Demand For Autism Care Is At An All-Time High. Technology Can Help

Sean Banerjee, CTO of CentralReach
New tech is aiding not just the neurodiverse, but their employers and caregivers as well, says Sean Banerjee, CTO of CentralReach.

Information technology professionals at organizations that include individuals with autism or other intellectual or developmental disabilities can boost their effectiveness via technology, says Sean Banerjee, CTO of CentralReach in Fort Lauderdale, Florida.

Banerjee spoke with StrategicCIO360 about demand for these kinds of resources, how the neurodiverse can help solve the talent squeeze and how to best leverage technology for those in need of assistance.

What role does technology play in the autism and intellectual or developmental disabilities space?

Technology plays a critically important role in the autism and IDD care space. The demand for care is at an all-time high, but access to evidence-based, quality care and learning continues to be constrained due to a shortage of professionals and inadequate solutions serving the space.

According to the CDC, one in 44 U.S. children were diagnosed with an autism spectrum disorder in 2021. Yet, there remains a supply and demand problem—there are more children being diagnosed with autism or IDD but not enough clinicians, special education teachers or trained job coaches to deliver the necessary care to these individuals. The lack of resources for those with autism and IDD has resulted in an unemployment rate of 80 percent among these groups. 

With the high demand for care and the inability to provide it, the space needs an efficient solution. Technology can be productive for not only those with autism or IDD, but also for their clinicians, job coaches and parents.

Why is interoperability important in this space and how does the technology rely on the participation of everyone involved in the delivery and maintenance of care?

In the last few years, autism care has gone through a huge transformation because care is no longer only provided in a clinical setting. Leveraging mobile technology to assist with clinical assessments, data collection, curricula development, billing and regulatory compliance increases clinician bandwidth while streamlining and improving operational efficiencies, and improving outcomes. Many caregivers that work with a lot of neurodiverse individuals are looking for a more streamlined experience with a single sign-on or seamless login. 

The payment model has also played a role in the changes that have occurred in the space. Now, insurance covers autism care, which encourages care to be provided in a standardized way. Many individuals on the spectrum are on Medicaid, so their claims and payments need to be submitted in a very specific and standardized way. These processes need to be done efficiently, putting a lot of pressure on interoperability.

Utilizing technology allows multiple stakeholders to support the care of individuals with autism and IDD in real time. There is information coming from everywhere and it is impossible for clinicians to manually input everything. Yet, to understand the full context of an autistic individual’s entire healthcare journey, many states are asking clinicians to submit their patient’s data to health information exchanges to make it easier for primary care and specialist care providers to reference. Therefore, it is paramount to leverage a platform where all of this information can be easily stored and accessed when needed.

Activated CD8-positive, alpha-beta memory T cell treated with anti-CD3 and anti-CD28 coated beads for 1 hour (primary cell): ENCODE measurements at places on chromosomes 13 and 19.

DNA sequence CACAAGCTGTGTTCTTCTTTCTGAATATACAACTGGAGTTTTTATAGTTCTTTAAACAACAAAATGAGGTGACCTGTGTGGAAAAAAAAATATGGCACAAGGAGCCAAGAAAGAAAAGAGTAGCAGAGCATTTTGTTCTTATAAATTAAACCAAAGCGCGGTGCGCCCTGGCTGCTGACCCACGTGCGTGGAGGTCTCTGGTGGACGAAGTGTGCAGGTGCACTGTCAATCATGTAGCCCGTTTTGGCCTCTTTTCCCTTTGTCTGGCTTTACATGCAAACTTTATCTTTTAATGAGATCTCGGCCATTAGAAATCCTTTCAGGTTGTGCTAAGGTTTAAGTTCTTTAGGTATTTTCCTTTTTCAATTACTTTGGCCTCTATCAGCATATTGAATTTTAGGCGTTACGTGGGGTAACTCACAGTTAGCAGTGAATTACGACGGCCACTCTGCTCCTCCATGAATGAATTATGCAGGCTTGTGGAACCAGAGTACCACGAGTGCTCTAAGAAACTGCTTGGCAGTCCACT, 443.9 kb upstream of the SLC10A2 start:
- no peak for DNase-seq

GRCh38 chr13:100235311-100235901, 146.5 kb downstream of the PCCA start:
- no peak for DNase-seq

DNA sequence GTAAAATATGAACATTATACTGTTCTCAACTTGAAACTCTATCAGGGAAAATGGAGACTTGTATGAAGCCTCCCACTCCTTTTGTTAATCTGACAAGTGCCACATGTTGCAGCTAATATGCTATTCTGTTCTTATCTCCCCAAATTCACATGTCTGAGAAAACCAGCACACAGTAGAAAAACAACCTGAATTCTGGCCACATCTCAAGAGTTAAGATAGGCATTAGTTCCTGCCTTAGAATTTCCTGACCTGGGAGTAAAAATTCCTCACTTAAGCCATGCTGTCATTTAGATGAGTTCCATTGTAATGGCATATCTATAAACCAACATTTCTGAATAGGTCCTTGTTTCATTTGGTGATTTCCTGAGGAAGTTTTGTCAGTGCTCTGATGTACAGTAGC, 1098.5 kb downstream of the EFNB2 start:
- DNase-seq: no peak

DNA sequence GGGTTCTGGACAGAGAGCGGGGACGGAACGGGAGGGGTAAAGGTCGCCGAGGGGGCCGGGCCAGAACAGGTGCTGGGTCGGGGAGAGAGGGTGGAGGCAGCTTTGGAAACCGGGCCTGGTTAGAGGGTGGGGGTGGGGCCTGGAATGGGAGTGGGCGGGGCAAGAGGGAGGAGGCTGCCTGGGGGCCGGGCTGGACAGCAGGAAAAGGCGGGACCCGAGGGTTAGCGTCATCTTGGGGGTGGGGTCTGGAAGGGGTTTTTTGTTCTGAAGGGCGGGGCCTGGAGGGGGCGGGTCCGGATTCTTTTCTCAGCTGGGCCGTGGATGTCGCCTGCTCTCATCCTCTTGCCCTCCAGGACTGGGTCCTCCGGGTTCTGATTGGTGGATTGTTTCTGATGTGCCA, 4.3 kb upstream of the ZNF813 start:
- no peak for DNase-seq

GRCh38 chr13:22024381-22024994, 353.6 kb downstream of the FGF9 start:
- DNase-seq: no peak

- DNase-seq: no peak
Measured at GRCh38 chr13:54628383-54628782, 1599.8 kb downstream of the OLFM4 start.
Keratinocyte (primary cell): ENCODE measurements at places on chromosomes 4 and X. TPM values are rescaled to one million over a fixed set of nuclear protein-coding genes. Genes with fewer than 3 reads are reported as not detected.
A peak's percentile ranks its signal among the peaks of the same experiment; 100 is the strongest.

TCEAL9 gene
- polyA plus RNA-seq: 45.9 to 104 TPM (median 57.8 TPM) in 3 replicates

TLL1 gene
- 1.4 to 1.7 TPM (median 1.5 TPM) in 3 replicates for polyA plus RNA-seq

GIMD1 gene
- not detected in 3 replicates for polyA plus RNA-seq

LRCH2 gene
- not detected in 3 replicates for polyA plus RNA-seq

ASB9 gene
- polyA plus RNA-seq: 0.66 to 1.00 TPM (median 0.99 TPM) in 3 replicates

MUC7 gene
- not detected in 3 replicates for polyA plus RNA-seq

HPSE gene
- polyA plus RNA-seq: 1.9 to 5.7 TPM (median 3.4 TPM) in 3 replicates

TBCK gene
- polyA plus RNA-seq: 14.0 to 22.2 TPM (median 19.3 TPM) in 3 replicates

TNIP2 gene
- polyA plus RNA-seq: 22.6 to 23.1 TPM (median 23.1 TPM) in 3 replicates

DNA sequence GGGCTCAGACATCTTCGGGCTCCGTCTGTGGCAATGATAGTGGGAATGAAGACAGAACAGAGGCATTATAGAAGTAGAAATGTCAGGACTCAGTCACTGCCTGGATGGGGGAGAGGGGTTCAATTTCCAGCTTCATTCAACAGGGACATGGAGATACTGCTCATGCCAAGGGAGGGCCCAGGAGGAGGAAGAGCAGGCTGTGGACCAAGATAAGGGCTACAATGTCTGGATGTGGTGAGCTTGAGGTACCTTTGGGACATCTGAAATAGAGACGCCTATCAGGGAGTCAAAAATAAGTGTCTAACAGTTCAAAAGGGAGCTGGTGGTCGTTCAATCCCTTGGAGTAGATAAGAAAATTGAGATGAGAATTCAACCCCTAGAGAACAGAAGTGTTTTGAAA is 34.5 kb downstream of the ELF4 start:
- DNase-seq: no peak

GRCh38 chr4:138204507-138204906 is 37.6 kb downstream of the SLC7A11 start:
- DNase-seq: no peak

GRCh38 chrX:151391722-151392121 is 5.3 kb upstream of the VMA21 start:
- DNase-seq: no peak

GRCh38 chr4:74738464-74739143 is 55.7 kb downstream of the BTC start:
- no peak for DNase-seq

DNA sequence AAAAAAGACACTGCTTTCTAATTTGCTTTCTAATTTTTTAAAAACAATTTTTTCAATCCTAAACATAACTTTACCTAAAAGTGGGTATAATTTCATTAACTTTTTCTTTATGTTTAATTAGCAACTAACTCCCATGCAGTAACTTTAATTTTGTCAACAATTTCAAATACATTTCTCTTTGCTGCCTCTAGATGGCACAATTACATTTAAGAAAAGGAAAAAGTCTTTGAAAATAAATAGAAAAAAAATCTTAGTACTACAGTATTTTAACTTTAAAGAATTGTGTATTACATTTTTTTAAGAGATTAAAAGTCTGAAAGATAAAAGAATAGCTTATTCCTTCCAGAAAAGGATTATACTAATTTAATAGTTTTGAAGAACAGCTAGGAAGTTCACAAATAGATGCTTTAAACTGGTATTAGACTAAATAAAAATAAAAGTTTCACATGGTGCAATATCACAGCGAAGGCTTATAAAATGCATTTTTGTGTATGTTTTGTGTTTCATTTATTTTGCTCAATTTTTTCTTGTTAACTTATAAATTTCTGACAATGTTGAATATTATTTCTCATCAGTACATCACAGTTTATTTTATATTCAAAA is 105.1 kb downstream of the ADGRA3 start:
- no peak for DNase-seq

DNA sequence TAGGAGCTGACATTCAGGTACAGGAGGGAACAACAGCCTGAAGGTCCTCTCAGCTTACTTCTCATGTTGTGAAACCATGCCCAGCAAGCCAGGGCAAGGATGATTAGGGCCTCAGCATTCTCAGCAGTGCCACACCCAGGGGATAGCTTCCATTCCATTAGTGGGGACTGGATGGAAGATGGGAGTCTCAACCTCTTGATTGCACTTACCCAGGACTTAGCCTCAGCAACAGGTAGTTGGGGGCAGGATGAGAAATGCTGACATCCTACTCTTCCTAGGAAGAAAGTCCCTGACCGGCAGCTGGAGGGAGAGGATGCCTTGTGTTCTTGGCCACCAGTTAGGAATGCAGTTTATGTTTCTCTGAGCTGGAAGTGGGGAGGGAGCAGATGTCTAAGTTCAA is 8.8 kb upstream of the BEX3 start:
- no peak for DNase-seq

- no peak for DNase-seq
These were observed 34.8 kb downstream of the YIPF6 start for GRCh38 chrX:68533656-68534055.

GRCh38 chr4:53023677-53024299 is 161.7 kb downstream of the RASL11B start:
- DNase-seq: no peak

How will technology help impact the way companies work with employees who have different work styles and abilities?

Technology is key to helping neurodiverse individuals gain employment, master job-related tasks and excel at their jobs. Assistive technology provides easy-to-use prompts for on-the-job tasks and employment skills that help neurodiverse individuals gain employment and work independently. With the continuing issue of the Great Resignation and workforce shortages, employers can leverage technology to tap into the talent-rich pool of neurodiverse applicants to fill vacant job positions. 

Rather than relying on a job coach to train neurodiverse employees, assistive technology can provide support in a straightforward format. Repetition of task instructions is vital for training neurodiverse workers, but can be time consuming for job coaches. Technology can easily handle this repetitive nature of job coaching and allow the employee to work at their own pace.

Mergers and acquisitions are commonplace in the tech industry, making technology integration a necessity. What advice do you have for CIOs who are addressing the challenge?

Mergers and acquisitions are commonplace in today’s world. Big companies acquire smaller companies and smaller companies merge with each other. This constant change puts a lot of pressure on CIOs, who have to integrate disparate technologies.

Since this is commonplace, CIOs need to develop a go-to model for handling these situations that take many different users into consideration, such as revenue management, staff management, employee management and HR management. CIOs should not fall into the silo trap when integrating technology, but instead work with cross-functional teams to develop a comprehensive product road map to achieve their technology integration goals. 

View technology integration with a 360-degree perspective to understand how best to integrate new solutions into an existing platform to enhance the user experience and increase the ROI for customers. The solution is to build the best and easily repeatable interoperable model and M&A playbook that is ready to go whenever there is a merger or acquisition. Having a set plan and executing it over and over is simply a necessity for every organization and CIO.

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